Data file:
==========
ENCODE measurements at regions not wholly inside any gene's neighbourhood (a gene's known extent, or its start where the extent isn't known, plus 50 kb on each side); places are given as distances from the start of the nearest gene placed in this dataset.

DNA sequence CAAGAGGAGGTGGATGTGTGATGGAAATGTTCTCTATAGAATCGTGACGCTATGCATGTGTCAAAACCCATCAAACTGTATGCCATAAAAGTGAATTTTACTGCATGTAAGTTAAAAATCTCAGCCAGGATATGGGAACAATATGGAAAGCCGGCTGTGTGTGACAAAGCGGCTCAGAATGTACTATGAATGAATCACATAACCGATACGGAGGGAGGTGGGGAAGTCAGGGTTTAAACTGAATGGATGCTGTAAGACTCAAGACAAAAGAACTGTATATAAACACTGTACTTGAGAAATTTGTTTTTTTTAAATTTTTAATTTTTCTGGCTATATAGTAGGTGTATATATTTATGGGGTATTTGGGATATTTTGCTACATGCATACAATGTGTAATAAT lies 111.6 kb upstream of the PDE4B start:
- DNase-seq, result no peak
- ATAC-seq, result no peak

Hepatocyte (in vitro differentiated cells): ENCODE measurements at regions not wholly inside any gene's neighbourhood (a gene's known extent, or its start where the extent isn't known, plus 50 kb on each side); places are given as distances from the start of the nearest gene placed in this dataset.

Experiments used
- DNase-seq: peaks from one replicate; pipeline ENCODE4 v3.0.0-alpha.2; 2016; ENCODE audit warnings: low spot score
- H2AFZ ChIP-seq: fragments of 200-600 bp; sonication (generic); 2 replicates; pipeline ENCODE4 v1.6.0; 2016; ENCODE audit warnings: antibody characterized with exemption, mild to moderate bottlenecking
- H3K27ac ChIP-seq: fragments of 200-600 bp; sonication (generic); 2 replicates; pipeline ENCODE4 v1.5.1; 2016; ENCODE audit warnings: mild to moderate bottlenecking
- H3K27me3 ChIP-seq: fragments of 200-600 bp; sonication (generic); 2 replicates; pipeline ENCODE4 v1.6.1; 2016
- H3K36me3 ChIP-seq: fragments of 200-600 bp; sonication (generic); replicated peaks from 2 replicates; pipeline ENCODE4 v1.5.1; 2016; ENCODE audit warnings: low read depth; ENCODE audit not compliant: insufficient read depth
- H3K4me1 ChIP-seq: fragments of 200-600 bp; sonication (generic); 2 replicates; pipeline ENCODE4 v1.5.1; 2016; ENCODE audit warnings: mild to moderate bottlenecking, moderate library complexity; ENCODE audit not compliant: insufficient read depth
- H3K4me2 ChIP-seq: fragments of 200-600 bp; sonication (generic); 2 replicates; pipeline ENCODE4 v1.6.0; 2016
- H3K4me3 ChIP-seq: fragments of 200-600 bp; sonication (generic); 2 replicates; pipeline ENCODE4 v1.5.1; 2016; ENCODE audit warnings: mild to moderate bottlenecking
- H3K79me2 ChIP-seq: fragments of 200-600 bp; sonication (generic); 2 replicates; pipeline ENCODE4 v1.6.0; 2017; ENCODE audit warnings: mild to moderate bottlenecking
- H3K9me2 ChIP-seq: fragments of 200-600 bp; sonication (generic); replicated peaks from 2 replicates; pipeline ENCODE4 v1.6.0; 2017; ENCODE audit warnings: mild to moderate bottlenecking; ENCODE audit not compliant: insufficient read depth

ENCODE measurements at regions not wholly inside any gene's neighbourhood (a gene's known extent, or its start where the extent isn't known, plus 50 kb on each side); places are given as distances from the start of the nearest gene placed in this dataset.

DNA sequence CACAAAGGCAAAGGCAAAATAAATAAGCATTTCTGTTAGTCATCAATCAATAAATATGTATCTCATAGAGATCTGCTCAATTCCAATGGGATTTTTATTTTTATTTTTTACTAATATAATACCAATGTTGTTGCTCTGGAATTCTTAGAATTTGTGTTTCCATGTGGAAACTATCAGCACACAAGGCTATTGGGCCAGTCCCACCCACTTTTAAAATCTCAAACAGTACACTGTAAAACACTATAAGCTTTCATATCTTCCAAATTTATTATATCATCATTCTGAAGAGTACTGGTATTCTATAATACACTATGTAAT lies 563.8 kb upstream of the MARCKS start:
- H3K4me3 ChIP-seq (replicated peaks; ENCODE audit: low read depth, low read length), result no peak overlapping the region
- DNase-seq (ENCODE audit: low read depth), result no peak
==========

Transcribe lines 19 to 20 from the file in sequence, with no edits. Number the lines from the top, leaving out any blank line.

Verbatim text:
- H3K4me3 ChIP-seq (replicated peaks; ENCODE audit: low read depth, low read length), result no peak overlapping the region
- DNase-seq (ENCODE audit: low read depth), result no peak